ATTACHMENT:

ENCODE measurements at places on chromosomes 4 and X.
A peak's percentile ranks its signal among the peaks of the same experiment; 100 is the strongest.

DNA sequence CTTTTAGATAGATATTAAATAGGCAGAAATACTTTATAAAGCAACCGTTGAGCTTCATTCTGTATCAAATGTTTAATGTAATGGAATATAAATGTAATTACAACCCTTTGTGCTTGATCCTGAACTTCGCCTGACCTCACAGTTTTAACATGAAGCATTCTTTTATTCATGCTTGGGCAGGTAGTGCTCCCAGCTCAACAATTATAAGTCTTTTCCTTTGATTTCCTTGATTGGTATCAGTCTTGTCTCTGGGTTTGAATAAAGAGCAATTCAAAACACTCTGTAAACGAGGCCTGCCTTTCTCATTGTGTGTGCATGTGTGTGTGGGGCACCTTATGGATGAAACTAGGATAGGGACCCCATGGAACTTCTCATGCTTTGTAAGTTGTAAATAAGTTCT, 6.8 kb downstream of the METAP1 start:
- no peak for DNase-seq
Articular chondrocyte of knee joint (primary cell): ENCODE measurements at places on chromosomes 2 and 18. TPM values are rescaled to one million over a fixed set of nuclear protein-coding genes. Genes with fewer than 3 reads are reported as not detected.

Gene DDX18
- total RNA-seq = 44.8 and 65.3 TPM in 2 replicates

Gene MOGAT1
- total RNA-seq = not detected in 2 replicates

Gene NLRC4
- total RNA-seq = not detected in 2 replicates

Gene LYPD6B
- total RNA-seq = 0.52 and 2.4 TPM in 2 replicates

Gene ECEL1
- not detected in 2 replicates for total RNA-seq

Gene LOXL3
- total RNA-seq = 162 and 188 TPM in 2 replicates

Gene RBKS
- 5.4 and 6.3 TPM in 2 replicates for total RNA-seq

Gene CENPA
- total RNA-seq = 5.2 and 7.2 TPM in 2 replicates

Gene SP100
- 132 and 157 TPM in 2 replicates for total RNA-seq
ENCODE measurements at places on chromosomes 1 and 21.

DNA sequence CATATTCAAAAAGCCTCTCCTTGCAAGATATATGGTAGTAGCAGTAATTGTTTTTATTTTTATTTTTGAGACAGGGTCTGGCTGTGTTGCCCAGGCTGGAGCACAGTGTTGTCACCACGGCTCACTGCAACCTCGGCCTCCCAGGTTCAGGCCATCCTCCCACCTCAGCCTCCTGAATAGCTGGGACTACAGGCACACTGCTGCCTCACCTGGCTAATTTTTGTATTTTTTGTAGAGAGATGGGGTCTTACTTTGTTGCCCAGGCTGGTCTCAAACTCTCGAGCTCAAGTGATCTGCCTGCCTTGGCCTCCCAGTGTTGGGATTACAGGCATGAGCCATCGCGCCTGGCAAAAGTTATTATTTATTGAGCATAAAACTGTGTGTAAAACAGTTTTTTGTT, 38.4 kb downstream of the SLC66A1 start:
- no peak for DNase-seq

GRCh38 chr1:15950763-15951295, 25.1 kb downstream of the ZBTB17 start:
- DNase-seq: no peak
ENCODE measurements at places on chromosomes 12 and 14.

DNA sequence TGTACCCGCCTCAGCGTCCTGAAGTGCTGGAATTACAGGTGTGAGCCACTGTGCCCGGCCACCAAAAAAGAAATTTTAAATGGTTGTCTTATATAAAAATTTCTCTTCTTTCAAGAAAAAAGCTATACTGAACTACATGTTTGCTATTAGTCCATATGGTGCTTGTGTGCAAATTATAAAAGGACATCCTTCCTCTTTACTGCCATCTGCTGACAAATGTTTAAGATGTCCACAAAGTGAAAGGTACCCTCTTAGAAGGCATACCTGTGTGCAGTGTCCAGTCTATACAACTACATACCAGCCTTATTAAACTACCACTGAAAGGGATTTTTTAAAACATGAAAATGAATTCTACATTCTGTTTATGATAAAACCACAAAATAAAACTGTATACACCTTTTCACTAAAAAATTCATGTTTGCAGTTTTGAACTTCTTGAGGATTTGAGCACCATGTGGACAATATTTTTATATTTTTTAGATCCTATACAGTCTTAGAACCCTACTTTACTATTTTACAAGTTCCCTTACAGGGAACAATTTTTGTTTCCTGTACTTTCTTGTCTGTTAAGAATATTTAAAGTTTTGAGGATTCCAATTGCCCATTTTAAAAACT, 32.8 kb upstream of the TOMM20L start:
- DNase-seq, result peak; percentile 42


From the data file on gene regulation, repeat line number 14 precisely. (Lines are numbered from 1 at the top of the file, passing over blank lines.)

Gene ECEL1